Explain how Bradbury uses this story to question human’s reliance on technology The house was created for the sole purpose of serving mankind. The house cannot save the family, or humans, from the viciousness of a nuclear bomb. By the time the reader is exposed to the house, the owners have been eradicated, “their images burned on wood in one titanic instant”. The house continues to make breakfast, have little robotic mice that clean the house, and even read poetry for, essentially, no one. When the story begins, it appears that machinery has triumphed over humans.
Humankind might have fallen beneath the powerful nuclear bomb, but technology has not. Furthermore, while the family relied on the house to take care of them, the house does not require them to survive. However, as the story proceeds, the reader watches as the house is attacked by a fire. As the house scrambles to save itself, there is a sense of panic. “Doors sprang tightly shut” and “blind robot faces peered down with faucet mouths gushing green chemical”. In the end, the house succumbs to the blaze and crumbles.
The only bit of technology remaining is the dying voice of the house, proclaiming the current day to be “August 5, 2026”. While technology has ultimately lost the battle of survival, humans lost the war long ago. Bradbury uses this story as a warning of just how little technology and nature care for the endurance of humanity. “Not one would mind, neither bird nor tree, if mankind perished utterly. And Spring herself, when she woke at dawn. Would scarcely know that we were gone. ” This is seen throughout the story, as the house continues to function without the aid of the family that owns it.
Humans developed this technology to help them, but the technology does not care if humans are around to use its services. Ultimately, Bradbury warns not about the advancement of technology but rather the complete dependence on it. The conveniences that the house provides appear to be beneficial, but in the end are completely useless. Bradbury also points out the lack of “humanity” within the machinery of the house. Instead of a family having to cook and clean, the house does it for them. There is no love within the house.
While it would require more work, perhaps it would be more meaningful for a family to work together to keep their house running properly. Instead of being a mere house, it would become a home. Techniques Bradbury uses throughout the story? 1)Personification 2)Foreshadowing 3)Suspense 1)The most often used literary technique to describe the house is personification, where you give inanimate objects human-like characteristics. The stove is given human actions, “In the kitchen the breakfast stove gave a hissing sigh and ejected from its warm interior…”.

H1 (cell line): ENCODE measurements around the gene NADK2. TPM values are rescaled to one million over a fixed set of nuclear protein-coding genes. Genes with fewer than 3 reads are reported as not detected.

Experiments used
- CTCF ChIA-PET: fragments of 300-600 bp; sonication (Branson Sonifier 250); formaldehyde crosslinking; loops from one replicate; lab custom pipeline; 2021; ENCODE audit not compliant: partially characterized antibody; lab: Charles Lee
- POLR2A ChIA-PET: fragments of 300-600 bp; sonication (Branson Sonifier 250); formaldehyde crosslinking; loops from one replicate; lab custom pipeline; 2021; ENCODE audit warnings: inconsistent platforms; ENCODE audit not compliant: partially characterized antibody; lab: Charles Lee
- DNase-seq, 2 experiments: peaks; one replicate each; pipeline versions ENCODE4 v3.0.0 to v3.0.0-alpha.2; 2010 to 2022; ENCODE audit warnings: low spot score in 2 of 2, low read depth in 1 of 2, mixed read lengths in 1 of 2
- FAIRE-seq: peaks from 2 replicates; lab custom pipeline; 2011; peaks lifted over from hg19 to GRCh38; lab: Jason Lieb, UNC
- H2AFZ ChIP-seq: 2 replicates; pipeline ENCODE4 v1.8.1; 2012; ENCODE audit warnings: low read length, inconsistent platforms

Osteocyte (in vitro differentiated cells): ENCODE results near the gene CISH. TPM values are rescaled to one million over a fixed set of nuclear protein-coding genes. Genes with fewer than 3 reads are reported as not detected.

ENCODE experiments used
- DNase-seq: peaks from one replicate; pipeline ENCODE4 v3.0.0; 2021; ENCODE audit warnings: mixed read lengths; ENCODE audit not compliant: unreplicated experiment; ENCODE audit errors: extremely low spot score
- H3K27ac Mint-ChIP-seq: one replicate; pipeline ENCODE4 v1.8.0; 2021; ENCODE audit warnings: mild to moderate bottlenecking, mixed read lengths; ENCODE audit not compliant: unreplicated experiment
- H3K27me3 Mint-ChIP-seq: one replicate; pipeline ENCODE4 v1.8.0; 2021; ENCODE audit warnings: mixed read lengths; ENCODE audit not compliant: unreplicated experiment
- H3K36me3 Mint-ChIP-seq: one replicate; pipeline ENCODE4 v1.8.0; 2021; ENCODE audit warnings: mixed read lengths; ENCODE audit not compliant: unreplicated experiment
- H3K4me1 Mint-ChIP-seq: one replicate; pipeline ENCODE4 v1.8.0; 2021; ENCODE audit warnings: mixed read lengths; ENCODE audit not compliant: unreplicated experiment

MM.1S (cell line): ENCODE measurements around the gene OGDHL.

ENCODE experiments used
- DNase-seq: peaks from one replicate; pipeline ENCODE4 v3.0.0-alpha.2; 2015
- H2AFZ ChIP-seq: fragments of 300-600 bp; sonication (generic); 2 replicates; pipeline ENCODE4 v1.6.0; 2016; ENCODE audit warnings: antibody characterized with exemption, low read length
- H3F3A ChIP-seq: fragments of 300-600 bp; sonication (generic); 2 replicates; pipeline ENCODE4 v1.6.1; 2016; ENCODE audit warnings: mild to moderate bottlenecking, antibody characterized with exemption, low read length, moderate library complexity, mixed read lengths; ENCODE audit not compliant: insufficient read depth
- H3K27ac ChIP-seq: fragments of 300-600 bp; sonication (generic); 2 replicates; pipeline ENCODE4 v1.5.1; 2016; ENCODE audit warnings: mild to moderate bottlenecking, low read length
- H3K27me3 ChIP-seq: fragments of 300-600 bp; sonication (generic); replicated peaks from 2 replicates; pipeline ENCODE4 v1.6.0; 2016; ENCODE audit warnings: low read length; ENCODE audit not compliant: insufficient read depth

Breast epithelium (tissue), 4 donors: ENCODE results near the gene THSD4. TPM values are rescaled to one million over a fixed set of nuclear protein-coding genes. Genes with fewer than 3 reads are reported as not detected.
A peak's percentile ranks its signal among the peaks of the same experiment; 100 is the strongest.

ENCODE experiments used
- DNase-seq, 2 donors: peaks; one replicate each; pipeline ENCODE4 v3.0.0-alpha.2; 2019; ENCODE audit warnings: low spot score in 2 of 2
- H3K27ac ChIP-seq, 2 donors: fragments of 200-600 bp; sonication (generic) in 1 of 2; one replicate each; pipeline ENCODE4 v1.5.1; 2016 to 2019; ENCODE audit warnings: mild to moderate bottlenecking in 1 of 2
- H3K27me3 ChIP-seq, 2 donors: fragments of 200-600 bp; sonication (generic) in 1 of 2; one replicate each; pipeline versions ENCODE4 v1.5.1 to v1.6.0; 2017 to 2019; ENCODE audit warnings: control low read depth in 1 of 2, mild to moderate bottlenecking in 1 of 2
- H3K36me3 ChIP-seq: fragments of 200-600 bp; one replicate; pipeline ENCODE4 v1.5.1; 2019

This passage shows that Bradbury has given a breakfast stove the ability to hiss a sigh. Stoves are not physically able to sigh. Rain is personified, “And the rain tapped on the empty house, echoing”. The rain did not literally tap on the house, it means that the rain was making noise as it fell and came into contact with the house. 2)Bradbury uses is foreshadowing, hinting clues that suggest events that will later happen. The voice-clock sang, worriedly, “… Ticktock, seven o’ clock, time to get up, time to get up, seven o’ clock!
As if it were afraid that nobody would”. This shows that the house was sensing something was going to be different today. It foreshadows that something bad may happen. There is a fire in the house, “Smoke and silence. A great quantity of smoke. “. The silence is foreshadowing that the house has given up and died. Foreshadowing is used by Bradbury to hint later events. 3)Bradbury uses suspense to create an effective story. The dog is injured from the nuclear bomb. “…once huge and fleshy, but now gone to bone and covered with sores…”.
This creates suspense because it makes the reader wonder if the dog is going to survive. When a fire is ablaze in the house. “The fire burst the house and het it slam flat down, puffing out skirts of spark and smoke”. It makes the reader wonder what will happen next and how the house is going to result. Suspense is used to build up the excitement of the reader making them want to read on to find out. In conclusion, personification, fore shadowing and suspense are used to create “There Will Come Soft Rains”. Bradbury uses literary elements to make a successful short story.